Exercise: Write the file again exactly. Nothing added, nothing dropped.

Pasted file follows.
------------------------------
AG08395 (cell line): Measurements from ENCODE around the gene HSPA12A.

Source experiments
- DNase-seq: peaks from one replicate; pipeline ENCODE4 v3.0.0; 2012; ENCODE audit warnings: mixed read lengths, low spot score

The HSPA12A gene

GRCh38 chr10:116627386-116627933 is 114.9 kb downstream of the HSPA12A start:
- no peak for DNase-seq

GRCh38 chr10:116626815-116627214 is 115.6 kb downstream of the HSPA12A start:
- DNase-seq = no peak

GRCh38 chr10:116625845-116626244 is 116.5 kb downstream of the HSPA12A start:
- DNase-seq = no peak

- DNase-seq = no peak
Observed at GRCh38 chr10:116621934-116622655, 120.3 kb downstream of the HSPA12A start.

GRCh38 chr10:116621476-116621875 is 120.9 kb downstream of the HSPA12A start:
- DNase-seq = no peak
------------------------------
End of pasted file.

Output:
AG08395 (cell line): Measurements from ENCODE around the gene HSPA12A.

Source experiments
- DNase-seq: peaks from one replicate; pipeline ENCODE4 v3.0.0; 2012; ENCODE audit warnings: mixed read lengths, low spot score

The HSPA12A gene

GRCh38 chr10:116627386-116627933 is 114.9 kb downstream of the HSPA12A start:
- no peak for DNase-seq

GRCh38 chr10:116626815-116627214 is 115.6 kb downstream of the HSPA12A start:
- DNase-seq = no peak

GRCh38 chr10:116625845-116626244 is 116.5 kb downstream of the HSPA12A start:
- DNase-seq = no peak

- DNase-seq = no peak
Observed at GRCh38 chr10:116621934-116622655, 120.3 kb downstream of the HSPA12A start.

GRCh38 chr10:116621476-116621875 is 120.9 kb downstream of the HSPA12A start:
- DNase-seq = no peak